My Mongolian sister is in America!

Back in October I got a message (in Mongolian): What’s the distance between Boston and Chicago? I had known that my host mom had a younger sister in Chicago. Or, at least, I thought I knew that… funny thing about cross-cultural interactions, you think language is the only barrier… that just translating the words will make everything clear. Come to find out, that “younger sister” is an only child! Near as I can figure, Mongolians use the same word for “generic younger family member” as they do for “younger sibling.” Maybe she is a niece or a cousin of my host mom. And, my sister calls her what I thought was “older sister” but maybe it is more like “generic older female family member.” Someday I’ll figure it out.

Back to that text. By the end of my time in Mongolia, I had heard so many people with plans to travel abroad only to have something fall through. So, when I read that my sister had an interview to get her Visa to America, I thought the chances were 50/50 that she’d actually get here. I was cautiously optimistic. I didn’t allow myself to get too excited, but I did promise that if she came to Chicago, I would visit her there (using the future conditional tense in Mongolian for the first time ever!).

In December, I heard from her again. She was coming to Chicago in January. Not knowing the details, I asked how long she would be here, like “how many days will you be in Chicago?” The answer, 2 YEARS! Unbeknownst to me, she was coming here to study English. And I’m immediately thinking that I need to see her as soon as possible. And, then, as often as possible.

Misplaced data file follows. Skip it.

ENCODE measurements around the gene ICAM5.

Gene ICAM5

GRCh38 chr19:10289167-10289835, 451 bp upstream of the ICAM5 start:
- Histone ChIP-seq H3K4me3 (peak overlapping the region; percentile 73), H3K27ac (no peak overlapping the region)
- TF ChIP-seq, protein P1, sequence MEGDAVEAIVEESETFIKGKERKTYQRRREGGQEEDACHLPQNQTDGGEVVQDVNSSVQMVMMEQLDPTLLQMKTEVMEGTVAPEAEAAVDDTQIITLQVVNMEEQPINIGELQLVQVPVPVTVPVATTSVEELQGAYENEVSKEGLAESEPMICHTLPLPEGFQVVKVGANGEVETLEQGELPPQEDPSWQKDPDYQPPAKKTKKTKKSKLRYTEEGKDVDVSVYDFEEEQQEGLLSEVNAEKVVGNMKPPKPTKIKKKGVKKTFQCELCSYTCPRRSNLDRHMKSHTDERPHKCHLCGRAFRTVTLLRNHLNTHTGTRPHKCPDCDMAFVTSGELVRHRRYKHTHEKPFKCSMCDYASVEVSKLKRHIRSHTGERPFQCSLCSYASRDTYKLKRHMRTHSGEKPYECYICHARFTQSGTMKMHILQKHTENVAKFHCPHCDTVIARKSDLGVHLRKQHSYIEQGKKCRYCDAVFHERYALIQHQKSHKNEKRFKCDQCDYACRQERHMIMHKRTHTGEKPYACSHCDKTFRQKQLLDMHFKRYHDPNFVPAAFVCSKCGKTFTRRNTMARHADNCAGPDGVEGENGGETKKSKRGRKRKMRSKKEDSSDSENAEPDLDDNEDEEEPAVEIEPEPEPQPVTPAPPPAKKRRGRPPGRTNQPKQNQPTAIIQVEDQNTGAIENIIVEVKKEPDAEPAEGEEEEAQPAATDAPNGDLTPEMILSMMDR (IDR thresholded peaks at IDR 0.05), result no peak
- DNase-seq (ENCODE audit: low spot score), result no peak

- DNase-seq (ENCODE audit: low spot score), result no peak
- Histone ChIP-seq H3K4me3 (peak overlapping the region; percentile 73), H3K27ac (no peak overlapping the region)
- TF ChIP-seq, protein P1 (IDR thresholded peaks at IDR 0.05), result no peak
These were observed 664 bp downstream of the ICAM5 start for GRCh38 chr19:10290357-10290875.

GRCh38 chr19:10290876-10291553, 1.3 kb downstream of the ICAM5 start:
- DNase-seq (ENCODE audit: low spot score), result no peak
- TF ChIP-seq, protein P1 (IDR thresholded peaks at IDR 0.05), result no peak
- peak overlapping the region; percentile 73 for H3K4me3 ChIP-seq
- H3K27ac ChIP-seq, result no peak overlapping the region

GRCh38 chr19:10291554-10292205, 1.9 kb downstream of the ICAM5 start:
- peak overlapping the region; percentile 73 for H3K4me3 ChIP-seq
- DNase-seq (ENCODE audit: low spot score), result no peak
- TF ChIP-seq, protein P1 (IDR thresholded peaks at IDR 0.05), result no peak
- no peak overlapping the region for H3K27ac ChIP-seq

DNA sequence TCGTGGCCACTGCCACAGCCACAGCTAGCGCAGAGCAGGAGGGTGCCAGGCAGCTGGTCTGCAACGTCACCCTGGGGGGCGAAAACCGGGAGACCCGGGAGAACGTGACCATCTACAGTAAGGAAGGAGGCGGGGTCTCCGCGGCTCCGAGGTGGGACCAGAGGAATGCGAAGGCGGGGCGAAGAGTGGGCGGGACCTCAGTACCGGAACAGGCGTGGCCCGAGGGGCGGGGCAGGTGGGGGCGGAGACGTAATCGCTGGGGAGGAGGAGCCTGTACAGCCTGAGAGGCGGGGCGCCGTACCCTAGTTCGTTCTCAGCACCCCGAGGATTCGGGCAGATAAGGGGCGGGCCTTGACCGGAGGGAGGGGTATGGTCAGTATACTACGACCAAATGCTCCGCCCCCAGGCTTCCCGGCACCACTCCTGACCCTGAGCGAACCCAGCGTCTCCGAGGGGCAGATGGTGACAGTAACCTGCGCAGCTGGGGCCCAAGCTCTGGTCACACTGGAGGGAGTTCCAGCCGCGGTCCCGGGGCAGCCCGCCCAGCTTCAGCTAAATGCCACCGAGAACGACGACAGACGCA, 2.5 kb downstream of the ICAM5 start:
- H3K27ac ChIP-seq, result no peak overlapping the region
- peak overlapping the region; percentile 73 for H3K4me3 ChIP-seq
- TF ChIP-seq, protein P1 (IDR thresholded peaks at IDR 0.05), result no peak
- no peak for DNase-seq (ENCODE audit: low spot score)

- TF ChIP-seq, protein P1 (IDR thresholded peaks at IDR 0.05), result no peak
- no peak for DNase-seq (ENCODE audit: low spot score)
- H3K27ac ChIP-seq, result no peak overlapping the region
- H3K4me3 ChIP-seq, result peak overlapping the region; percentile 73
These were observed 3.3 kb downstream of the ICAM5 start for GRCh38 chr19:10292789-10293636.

Not having seen her in the year before leaving Mongolia, I needed that connection for me. I’ve been missing Mongolia pretty regularly since resettling into life in America… I miss that relaxed pace of life, the friends dropping by unannounced, the semi-legit reason for not hearing from people, and the disconnect from so much pop-culture nonsense. I needed to reaffirm that what mattered so much to me when it was happening wasn’t inflated as time has passed. Also, I was eager to have the chance to speak Mongolian with someone who I knew would be patient and helpful. During these last 20 months out of Mongolia, I have continued to study my Mongolian vocabulary and phrases almost daily, so this visit would be yet another benchmark in my language learning.

A very large part of the reason for me making a visit my priority was to show her that I’m here for her, now that I know firsthand the value of “comforts from home” when you are away from it. Though I am American, our connection is Mongolia. So, though I may not be the obvious friendly face from home, who better than me to put her at ease as she adjusts to life in a foreign land. To my mind, I was the Host Country National and it was my turn to welcome her to America. I didn’t put it into such “Peace Corps speak” at the time, but that was the sentiment I felt. I also wanted to encourage her in her study of English not just for the opportunities it can bring, but also so that our conversations aren’t limited by my Mongolian language ability.